Experts - those who are passionate and knowledgeable about a topic - are also part of the crowd. They're surfin' the Internet along with everyone else! So the wisdom of crowds also includes their expertise. In this context the insight they bring to a topic should be cherished.

And it is these people who are writing the wikipedia entries, tagging music in last fm, running magazines, organising concerts, festivals, and creating/performing music! As I said somewhere else is in this issue: why would someone who wasn't passionate about a topic devote this kind of time to it?

We need people to be passionate about things - to devoted time and effort in learning and building knowledge. It makes the world more efficient and easier to navigate. And there is nothing wrong with striving for quality along the way.

With the rise of the niche market (an exciting prospect!) and the development of Web 2.0, the role of the expert has been scorned and criticised. But surely Web 2.0 depends on these 'experts' for its success? Larry Sangler - cofounder of wikipedia - thinks so. It's why he left the project (and started another rival one!). He didn't like the anti-expert attitude that was being perpetuated. An attitude that grossly misses the point. It is the 'expertise' that we all bring to a topic that make projects like wikipedia successful. It kind of blows the old saying 'Two heads are always better than one' to the extreme!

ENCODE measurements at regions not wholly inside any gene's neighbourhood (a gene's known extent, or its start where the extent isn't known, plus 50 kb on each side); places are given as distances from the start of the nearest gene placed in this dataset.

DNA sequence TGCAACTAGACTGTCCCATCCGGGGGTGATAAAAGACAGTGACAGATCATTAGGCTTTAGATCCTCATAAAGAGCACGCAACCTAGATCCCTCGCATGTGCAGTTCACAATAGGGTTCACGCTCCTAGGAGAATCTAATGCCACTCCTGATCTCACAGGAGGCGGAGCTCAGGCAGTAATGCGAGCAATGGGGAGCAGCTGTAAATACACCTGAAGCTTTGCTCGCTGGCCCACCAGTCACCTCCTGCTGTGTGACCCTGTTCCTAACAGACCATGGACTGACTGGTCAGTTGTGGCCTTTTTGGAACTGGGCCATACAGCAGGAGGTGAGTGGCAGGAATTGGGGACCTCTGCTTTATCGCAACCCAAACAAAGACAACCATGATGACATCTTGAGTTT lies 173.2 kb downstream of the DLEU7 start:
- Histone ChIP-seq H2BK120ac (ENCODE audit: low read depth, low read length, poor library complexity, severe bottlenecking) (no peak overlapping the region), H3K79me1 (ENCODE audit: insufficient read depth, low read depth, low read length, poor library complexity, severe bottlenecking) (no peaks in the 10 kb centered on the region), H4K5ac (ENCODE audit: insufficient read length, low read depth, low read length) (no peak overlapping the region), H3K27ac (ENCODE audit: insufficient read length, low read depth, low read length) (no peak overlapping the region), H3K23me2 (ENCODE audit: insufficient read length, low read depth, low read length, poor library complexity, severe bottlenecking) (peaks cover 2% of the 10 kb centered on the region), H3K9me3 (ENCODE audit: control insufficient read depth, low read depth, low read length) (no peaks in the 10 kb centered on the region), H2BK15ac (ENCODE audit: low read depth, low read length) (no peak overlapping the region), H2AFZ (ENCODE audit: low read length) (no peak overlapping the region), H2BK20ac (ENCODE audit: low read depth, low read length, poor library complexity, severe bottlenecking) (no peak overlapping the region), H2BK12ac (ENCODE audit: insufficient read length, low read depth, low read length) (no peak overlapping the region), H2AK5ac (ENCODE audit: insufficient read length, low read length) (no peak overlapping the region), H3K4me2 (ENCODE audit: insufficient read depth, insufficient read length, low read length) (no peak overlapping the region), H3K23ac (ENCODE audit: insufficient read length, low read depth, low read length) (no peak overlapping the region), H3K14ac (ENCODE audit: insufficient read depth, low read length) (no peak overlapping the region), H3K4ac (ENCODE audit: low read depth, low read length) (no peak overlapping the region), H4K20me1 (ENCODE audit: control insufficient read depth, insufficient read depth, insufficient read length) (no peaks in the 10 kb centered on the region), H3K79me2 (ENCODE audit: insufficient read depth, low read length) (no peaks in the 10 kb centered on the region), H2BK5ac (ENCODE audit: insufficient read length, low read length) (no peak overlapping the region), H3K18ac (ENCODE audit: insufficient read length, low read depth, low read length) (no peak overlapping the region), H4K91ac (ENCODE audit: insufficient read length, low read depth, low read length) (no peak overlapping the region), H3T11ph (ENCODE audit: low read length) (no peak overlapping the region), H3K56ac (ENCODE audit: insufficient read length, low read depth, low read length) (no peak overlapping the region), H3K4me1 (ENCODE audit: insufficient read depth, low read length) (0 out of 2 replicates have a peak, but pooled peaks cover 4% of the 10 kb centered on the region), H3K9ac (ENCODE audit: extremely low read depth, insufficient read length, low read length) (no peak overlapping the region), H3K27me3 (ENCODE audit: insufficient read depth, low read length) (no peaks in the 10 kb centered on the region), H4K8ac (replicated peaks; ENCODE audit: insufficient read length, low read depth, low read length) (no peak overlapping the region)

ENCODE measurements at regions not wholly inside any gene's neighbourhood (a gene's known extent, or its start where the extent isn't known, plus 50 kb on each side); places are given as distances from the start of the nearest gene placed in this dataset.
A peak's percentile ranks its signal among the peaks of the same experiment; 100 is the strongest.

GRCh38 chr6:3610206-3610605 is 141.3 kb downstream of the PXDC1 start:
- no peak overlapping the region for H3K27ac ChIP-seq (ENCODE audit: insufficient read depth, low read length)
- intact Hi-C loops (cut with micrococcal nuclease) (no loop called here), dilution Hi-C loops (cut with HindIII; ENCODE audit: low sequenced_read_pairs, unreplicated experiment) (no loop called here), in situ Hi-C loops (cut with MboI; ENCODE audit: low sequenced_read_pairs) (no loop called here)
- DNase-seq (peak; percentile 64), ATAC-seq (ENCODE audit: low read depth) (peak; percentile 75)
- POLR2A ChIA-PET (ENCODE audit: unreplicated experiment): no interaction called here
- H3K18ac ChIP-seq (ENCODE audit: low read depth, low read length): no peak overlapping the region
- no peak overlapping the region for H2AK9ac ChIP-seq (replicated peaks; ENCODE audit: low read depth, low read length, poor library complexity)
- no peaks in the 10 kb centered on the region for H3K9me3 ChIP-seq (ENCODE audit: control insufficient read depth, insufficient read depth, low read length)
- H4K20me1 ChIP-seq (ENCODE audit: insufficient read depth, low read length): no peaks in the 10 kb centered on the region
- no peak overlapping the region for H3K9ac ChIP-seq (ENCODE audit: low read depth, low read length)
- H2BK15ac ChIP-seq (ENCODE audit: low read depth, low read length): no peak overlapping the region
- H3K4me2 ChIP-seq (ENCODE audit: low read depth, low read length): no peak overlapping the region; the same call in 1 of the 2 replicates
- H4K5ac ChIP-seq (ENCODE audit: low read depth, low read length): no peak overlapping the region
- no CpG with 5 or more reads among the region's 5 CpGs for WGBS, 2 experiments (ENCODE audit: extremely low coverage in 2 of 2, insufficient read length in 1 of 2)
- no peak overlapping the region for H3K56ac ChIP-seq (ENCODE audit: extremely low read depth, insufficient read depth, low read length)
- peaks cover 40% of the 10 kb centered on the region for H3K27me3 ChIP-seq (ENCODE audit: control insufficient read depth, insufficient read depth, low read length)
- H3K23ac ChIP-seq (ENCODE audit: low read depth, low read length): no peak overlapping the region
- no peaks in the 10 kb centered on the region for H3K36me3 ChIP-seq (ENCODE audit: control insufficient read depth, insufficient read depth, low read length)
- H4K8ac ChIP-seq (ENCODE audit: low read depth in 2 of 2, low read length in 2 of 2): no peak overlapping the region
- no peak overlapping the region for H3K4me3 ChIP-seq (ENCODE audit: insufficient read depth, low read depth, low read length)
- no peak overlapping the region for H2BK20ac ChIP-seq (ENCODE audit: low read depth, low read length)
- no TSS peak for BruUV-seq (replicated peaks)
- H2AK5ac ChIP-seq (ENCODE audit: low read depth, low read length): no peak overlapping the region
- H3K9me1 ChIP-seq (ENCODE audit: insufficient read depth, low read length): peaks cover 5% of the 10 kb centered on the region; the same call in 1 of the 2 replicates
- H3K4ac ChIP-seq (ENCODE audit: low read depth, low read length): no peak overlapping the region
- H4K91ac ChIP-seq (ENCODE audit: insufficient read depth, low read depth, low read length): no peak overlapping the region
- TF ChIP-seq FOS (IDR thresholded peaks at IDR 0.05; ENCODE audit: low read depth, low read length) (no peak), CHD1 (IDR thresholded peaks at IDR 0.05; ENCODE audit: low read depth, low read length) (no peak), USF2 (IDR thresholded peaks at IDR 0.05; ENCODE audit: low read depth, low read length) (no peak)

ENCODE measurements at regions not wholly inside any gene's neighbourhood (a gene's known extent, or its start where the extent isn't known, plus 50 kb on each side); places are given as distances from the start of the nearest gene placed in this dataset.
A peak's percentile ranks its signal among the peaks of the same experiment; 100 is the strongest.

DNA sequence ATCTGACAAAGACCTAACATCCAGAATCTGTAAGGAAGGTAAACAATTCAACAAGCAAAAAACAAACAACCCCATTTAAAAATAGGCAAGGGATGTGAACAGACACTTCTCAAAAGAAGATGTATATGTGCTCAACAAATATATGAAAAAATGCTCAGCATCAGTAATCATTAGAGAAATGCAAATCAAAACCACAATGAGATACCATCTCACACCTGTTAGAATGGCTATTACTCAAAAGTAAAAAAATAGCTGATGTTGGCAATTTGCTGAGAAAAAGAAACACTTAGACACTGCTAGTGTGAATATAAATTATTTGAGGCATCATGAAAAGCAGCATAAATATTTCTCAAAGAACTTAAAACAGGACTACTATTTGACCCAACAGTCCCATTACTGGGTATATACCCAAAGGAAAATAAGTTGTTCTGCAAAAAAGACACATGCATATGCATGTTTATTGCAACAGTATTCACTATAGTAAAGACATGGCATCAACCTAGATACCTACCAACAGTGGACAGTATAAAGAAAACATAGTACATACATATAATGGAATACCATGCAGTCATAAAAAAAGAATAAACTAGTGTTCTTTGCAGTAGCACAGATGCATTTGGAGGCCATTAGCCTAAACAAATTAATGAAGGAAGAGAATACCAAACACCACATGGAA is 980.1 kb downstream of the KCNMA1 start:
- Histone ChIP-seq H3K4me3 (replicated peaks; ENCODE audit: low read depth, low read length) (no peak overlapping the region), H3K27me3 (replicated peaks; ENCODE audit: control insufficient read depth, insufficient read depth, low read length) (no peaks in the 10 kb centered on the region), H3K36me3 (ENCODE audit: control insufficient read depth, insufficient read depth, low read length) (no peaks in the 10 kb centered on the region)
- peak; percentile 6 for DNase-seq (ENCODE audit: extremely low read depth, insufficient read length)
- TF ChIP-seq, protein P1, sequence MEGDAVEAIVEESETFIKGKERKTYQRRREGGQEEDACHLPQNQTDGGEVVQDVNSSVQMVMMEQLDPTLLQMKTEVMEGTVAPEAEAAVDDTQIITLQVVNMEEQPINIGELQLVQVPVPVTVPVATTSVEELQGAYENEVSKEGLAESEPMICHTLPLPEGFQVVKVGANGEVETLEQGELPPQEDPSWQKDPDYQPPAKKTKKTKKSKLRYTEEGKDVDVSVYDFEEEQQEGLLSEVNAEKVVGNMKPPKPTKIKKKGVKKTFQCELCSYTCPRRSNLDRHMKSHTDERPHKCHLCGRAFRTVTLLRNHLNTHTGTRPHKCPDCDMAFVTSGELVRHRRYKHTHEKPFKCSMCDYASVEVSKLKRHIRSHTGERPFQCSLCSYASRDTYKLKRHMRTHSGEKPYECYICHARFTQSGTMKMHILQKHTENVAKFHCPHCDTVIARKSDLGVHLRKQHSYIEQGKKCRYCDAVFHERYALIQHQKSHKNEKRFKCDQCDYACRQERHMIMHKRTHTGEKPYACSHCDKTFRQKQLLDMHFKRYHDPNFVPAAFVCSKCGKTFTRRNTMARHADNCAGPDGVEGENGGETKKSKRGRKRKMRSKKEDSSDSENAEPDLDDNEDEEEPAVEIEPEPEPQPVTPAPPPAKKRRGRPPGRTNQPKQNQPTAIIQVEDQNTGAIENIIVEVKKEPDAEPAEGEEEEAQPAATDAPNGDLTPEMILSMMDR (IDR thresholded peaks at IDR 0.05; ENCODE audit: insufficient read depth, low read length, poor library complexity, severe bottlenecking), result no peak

Though I should point out I make a huge distinction between knowledge and opinion about a topic! And Rhiannon and I talk about this in our blogging article - check it out...

User-led content and Museums 2.0

Here are some links to provide some further context from other researchers for the positions I've put forward.